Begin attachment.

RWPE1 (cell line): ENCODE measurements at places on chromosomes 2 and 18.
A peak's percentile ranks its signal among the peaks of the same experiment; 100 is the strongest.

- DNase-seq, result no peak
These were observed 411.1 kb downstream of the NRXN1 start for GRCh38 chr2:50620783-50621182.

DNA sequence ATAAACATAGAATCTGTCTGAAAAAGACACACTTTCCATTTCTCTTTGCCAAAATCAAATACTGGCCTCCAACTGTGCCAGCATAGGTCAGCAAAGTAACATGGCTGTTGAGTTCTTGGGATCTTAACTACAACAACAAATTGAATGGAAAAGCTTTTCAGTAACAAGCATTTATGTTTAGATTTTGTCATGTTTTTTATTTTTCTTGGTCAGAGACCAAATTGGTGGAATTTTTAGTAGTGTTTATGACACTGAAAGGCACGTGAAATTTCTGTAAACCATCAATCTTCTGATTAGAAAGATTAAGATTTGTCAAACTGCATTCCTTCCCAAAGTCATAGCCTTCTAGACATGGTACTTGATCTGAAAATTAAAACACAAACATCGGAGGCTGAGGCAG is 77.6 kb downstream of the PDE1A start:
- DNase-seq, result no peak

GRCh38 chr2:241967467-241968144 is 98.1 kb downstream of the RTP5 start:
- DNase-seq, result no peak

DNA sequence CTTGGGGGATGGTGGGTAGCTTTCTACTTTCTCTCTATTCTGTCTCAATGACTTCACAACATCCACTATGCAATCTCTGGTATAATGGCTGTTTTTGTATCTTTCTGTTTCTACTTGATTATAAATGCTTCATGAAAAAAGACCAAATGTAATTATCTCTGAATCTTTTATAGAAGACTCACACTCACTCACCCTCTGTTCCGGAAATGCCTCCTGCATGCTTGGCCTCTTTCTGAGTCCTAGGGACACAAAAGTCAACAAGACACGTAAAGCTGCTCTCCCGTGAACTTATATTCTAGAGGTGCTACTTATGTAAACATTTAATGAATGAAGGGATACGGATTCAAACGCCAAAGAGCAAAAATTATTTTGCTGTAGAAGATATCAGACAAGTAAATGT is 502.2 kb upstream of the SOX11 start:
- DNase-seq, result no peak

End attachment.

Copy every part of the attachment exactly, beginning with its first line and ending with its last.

RWPE1 (cell line): ENCODE measurements at places on chromosomes 2 and 18.
A peak's percentile ranks its signal among the peaks of the same experiment; 100 is the strongest.

- DNase-seq, result no peak
These were observed 411.1 kb downstream of the NRXN1 start for GRCh38 chr2:50620783-50621182.

DNA sequence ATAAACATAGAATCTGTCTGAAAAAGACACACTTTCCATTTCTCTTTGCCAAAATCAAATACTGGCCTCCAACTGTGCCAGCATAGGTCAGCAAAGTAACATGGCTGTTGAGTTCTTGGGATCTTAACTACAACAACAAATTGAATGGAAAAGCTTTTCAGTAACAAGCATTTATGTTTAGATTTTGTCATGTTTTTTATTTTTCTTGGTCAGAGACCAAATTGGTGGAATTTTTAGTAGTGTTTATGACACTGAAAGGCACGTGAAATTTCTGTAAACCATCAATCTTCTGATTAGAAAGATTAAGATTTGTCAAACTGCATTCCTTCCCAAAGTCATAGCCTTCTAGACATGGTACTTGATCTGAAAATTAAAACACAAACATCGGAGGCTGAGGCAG is 77.6 kb downstream of the PDE1A start:
- DNase-seq, result no peak

GRCh38 chr2:241967467-241968144 is 98.1 kb downstream of the RTP5 start:
- DNase-seq, result no peak

DNA sequence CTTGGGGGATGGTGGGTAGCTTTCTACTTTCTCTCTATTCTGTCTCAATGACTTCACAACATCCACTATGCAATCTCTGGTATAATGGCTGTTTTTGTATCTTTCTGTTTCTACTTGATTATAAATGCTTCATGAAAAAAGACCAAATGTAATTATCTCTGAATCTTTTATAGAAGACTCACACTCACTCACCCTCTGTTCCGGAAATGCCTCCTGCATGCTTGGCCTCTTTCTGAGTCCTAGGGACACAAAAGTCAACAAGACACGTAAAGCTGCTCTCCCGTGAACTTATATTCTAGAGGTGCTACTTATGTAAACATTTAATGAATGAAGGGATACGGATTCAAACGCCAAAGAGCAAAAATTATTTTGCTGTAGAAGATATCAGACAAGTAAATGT is 502.2 kb upstream of the SOX11 start:
- DNase-seq, result no peak